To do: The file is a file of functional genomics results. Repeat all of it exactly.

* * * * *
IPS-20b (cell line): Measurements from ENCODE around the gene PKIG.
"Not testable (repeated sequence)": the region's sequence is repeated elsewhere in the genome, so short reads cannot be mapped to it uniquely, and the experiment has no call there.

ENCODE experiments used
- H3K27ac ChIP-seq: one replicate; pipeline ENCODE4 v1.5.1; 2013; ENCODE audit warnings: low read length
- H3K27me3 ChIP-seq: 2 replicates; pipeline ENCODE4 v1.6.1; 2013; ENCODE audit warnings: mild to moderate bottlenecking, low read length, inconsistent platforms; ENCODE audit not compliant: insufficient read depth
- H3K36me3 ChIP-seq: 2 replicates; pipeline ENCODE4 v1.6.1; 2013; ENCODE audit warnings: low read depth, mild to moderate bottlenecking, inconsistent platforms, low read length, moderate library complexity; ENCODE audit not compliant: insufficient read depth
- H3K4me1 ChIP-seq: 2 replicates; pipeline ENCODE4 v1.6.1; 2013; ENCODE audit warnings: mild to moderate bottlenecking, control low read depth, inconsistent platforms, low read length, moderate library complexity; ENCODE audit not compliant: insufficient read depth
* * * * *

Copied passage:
IPS-20b (cell line): Measurements from ENCODE around the gene PKIG.
"Not testable (repeated sequence)": the region's sequence is repeated elsewhere in the genome, so short reads cannot be mapped to it uniquely, and the experiment has no call there.

ENCODE experiments used
- H3K27ac ChIP-seq: one replicate; pipeline ENCODE4 v1.5.1; 2013; ENCODE audit warnings: low read length
- H3K27me3 ChIP-seq: 2 replicates; pipeline ENCODE4 v1.6.1; 2013; ENCODE audit warnings: mild to moderate bottlenecking, low read length, inconsistent platforms; ENCODE audit not compliant: insufficient read depth
- H3K36me3 ChIP-seq: 2 replicates; pipeline ENCODE4 v1.6.1; 2013; ENCODE audit warnings: low read depth, mild to moderate bottlenecking, inconsistent platforms, low read length, moderate library complexity; ENCODE audit not compliant: insufficient read depth
- H3K4me1 ChIP-seq: 2 replicates; pipeline ENCODE4 v1.6.1; 2013; ENCODE audit warnings: mild to moderate bottlenecking, control low read depth, inconsistent platforms, low read length, moderate library complexity; ENCODE audit not compliant: insufficient read depth